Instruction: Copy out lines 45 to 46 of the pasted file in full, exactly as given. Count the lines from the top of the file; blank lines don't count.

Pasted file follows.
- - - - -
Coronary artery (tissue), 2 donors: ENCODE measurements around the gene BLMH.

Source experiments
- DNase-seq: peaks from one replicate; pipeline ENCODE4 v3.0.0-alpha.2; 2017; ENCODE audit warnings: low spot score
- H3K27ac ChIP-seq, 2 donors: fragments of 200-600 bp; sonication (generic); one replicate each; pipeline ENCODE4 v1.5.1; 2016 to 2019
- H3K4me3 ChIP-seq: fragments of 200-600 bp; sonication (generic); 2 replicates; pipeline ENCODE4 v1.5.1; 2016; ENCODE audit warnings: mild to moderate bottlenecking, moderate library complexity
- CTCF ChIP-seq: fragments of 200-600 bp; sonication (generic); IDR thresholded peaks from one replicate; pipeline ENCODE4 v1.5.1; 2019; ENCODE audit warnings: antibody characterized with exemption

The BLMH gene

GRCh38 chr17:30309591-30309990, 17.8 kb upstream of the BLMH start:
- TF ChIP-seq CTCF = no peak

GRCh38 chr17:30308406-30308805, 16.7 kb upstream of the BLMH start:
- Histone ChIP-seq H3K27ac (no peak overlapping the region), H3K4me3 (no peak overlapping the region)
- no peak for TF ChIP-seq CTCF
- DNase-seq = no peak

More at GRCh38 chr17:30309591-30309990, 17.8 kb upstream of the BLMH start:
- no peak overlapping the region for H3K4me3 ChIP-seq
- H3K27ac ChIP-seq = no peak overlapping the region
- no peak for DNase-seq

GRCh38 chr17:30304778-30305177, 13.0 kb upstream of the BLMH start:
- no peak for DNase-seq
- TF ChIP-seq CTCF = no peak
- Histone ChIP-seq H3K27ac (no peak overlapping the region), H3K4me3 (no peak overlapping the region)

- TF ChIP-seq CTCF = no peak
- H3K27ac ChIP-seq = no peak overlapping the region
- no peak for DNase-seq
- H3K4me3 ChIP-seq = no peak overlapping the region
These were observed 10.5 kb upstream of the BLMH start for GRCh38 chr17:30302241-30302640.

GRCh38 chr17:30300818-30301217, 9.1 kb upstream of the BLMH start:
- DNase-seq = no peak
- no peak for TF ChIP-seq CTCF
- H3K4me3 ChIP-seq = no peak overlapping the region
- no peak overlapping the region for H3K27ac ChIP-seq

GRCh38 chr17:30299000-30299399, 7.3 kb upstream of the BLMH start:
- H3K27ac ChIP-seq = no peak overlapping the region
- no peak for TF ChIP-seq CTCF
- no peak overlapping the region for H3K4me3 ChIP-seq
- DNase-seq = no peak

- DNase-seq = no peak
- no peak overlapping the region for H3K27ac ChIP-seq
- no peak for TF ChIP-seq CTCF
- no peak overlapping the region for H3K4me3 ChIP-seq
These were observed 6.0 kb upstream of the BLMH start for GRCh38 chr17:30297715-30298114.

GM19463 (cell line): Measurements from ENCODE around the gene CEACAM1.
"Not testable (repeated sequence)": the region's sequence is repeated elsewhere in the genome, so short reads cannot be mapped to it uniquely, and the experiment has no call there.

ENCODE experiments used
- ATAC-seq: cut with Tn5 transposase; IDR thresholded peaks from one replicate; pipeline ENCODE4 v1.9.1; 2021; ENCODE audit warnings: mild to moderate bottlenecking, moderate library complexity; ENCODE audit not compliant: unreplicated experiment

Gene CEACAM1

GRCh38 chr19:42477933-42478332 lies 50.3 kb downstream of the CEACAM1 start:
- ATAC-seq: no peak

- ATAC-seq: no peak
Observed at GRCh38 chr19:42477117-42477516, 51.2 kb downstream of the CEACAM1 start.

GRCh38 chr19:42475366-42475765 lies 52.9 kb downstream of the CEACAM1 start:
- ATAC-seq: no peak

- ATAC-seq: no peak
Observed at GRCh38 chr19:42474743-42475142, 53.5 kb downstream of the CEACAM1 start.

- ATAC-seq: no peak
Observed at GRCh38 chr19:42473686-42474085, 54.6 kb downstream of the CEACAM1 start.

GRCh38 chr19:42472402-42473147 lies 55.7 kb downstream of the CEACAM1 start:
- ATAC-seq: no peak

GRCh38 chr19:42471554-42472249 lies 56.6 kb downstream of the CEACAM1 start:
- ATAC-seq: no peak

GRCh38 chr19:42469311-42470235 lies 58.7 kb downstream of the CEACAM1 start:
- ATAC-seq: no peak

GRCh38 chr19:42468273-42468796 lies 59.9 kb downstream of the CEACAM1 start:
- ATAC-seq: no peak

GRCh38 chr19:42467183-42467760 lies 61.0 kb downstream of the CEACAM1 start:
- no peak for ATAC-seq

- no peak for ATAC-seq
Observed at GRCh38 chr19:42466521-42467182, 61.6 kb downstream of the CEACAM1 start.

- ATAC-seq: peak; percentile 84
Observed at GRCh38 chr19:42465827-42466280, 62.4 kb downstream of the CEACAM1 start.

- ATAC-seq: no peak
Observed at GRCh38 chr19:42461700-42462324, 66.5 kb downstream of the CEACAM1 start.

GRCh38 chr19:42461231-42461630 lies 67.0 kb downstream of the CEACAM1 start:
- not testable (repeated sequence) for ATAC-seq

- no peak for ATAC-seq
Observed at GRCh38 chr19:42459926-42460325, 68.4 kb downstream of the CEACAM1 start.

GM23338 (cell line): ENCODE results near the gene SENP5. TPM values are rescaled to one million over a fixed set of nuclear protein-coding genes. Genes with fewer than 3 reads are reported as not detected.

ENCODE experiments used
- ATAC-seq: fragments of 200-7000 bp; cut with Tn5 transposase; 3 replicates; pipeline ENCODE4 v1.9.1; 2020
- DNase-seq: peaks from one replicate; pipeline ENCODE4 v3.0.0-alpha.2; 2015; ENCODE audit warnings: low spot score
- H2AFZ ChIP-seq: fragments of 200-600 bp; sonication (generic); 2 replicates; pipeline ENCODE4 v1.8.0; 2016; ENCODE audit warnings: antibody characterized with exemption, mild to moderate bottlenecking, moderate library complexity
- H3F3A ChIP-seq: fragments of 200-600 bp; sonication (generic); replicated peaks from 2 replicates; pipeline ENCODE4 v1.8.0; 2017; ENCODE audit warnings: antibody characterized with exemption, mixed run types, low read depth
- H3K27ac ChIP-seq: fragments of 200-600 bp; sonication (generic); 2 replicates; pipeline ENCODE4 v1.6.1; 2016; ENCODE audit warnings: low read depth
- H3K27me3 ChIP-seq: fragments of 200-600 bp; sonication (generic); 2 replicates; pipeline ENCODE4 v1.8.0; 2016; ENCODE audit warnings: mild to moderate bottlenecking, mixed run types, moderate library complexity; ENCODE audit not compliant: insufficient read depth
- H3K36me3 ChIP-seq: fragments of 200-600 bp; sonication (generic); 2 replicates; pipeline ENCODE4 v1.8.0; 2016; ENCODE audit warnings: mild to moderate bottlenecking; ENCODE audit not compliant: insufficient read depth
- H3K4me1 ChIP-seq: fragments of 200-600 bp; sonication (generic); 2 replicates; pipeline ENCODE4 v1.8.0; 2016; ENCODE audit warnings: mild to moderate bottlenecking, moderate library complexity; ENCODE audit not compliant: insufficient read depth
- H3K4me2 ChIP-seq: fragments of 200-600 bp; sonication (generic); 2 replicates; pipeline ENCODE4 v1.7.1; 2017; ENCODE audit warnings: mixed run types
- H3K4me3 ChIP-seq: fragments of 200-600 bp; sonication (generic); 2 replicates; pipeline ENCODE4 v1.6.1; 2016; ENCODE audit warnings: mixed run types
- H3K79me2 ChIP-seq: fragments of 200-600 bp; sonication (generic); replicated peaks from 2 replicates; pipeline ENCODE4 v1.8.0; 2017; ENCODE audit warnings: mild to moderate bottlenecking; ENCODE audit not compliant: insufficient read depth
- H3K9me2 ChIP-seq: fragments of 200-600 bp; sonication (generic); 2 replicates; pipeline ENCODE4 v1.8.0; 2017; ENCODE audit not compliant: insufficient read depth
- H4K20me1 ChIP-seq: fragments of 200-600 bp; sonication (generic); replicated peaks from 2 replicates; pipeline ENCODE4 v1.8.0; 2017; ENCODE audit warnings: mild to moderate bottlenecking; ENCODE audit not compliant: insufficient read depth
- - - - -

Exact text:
- ATAC-seq: cut with Tn5 transposase; IDR thresholded peaks from one replicate; pipeline ENCODE4 v1.9.1; 2021; ENCODE audit warnings: mild to moderate bottlenecking, moderate library complexity; ENCODE audit not compliant: unreplicated experiment

Gene CEACAM1